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Tender garages

Discussion in 'Tenders & Dinghies' started by orion, Apr 27, 2006.

  1. Codger

    Codger YF Wisdom Dept.

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    If you imagine the entire vessel from the side as one flat plane, the size of the door is relatively small, probably not much bigger than the gear door, or a couple of access panels on the underside of the wing of a Mooney M20. There are also multiple parallel layers on that plane that do not have corresponding holes.

    Darn, it's tough trying to explain some things without having an analogue inscription instrument (pencil) and paper :)
  2. KCook

    KCook Senior Member

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    Actually the LG doors was an excellent example. Hadn't thought of that one. Another would be bomb bay doors. Is this thread drifting yet? :)

    Kelly
  3. Codger

    Codger YF Wisdom Dept.

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    Drifting...Not really:) The engineering and how these vessels are put together are valid points of interest.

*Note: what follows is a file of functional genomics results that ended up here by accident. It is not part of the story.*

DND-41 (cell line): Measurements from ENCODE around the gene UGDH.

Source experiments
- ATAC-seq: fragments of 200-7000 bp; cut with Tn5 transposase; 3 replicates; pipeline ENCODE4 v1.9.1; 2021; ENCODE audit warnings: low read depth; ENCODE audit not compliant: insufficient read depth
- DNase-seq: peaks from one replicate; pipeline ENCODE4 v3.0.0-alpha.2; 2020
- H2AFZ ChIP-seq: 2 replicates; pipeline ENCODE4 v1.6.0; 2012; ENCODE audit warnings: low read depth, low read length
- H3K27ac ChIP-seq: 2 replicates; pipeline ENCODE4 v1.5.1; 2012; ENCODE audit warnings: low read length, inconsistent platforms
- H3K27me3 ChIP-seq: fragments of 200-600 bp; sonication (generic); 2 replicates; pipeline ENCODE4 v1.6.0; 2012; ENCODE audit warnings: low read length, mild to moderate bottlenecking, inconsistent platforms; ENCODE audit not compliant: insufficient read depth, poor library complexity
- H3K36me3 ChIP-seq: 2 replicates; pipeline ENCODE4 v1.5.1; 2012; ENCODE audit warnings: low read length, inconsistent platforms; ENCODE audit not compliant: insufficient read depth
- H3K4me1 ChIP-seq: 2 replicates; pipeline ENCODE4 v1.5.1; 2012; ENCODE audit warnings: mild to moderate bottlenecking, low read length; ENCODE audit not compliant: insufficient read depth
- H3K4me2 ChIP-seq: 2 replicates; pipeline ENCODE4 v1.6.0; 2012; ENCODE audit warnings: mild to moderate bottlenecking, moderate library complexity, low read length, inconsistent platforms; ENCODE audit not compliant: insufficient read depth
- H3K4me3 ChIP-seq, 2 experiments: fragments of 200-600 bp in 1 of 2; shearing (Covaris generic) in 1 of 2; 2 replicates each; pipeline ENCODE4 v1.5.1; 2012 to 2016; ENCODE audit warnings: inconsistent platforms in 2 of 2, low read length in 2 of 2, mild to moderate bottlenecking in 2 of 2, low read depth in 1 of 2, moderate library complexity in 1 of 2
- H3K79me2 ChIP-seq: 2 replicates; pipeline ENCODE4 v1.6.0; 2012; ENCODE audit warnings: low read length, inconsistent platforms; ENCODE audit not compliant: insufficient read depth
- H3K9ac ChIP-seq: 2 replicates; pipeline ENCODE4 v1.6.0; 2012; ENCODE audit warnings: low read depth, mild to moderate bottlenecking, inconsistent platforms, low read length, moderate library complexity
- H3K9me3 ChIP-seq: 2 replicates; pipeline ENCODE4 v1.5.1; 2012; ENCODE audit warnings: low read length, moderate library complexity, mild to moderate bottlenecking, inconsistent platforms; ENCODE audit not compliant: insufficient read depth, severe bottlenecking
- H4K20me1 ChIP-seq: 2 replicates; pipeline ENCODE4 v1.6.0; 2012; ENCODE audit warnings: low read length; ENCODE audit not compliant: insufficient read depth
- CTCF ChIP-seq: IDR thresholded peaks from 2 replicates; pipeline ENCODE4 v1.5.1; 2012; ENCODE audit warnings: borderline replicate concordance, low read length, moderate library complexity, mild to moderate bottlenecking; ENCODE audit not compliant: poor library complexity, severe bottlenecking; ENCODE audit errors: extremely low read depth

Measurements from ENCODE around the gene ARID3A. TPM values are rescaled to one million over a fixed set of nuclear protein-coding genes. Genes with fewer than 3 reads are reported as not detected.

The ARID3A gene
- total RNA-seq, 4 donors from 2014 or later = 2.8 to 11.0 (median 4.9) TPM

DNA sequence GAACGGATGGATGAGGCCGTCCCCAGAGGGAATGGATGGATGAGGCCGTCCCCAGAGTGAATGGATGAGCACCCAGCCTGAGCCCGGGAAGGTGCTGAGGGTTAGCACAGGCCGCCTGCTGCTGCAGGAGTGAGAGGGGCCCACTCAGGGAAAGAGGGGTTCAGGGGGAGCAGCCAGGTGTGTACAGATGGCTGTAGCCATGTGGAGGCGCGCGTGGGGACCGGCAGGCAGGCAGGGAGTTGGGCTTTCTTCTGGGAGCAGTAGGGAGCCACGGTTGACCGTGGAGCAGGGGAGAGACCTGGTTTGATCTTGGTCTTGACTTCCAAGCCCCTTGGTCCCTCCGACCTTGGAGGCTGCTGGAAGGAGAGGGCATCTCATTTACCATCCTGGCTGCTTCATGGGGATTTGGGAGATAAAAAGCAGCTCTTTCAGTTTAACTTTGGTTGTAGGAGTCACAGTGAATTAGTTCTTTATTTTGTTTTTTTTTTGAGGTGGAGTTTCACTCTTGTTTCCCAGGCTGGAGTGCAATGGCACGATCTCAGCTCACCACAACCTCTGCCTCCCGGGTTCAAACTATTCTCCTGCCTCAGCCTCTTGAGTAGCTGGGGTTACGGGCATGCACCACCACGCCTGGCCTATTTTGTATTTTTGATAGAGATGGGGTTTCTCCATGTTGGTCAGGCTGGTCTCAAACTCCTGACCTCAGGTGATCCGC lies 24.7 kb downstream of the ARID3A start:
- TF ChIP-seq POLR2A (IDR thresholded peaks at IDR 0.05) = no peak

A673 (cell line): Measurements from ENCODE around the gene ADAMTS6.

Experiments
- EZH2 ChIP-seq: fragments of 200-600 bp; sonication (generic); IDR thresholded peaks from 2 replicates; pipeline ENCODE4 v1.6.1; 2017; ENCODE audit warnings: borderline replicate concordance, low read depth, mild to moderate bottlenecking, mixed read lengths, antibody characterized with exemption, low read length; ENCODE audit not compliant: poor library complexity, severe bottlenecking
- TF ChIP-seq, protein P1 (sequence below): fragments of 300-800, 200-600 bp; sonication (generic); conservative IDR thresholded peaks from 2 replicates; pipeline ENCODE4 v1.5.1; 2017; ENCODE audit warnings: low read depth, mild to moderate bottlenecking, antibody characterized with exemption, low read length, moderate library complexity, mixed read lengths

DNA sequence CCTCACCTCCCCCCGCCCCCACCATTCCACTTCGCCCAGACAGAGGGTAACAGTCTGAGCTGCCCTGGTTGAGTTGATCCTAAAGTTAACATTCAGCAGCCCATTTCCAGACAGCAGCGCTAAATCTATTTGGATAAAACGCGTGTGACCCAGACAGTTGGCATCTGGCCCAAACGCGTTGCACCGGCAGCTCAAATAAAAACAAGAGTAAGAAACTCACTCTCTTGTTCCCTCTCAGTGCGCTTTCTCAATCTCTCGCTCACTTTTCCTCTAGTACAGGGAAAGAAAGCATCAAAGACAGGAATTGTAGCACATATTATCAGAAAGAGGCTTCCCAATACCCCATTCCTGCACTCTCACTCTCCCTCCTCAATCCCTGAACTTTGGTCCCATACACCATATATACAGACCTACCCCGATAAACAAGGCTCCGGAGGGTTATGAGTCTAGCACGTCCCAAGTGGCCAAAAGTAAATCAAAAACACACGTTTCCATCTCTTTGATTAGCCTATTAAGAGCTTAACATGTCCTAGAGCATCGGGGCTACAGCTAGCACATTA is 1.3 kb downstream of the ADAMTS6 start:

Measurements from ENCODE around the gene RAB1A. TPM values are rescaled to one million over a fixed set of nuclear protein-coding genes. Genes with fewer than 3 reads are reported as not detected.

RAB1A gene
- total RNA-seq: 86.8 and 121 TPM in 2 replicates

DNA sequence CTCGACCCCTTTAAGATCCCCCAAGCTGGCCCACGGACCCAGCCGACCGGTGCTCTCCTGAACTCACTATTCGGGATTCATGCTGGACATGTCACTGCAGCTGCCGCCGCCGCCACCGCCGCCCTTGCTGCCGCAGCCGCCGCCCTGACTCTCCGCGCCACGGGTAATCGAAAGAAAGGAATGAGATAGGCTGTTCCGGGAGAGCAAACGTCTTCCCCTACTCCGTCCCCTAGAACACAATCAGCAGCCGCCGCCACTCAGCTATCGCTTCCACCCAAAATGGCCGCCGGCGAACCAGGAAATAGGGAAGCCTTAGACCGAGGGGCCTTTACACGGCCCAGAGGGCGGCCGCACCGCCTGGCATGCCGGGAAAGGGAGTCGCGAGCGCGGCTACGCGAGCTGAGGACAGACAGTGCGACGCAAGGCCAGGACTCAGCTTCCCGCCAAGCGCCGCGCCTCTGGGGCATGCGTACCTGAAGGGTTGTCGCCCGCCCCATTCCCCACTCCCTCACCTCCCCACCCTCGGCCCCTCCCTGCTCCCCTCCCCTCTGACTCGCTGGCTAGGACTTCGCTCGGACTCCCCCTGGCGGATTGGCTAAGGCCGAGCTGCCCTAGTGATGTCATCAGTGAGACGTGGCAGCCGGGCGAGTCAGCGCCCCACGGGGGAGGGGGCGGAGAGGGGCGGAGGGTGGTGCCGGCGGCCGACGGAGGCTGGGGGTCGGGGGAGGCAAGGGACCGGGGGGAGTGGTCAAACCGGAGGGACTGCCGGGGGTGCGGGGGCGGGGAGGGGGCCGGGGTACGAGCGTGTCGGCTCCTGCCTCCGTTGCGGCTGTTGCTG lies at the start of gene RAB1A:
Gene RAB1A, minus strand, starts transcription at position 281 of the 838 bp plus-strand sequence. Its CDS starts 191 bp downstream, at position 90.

Does my attempt at an explanation of the structural integrity answer your concern?
  4. WannabeeYhtsman

    WannabeeYhtsman New Member

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    I am not a structural engineer at all,

    but forget about the doors offering any structural support, open or closed. Best they can and will offer is watertight fit and at that I am sure a certain about of leakage is factored in. Telling me that when the doors are closed they offer an increase in haul support is like telling me if I use a thicker glass in the windows of my home I can use a smaller header beam.

    The first time you would rely on that door for support will be the last time it ever gets opened.

    Just my take on it, maybe I am wrong.

    Cheers all
  5. KCook

    KCook Senior Member

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    Codger, I do understand you explanation (my father was an Air Force pilot). However I don't think the aircraft analogy "flies" in a hull design problem. The loads and environments are to different, in my view. So we will have to just agree to disagree.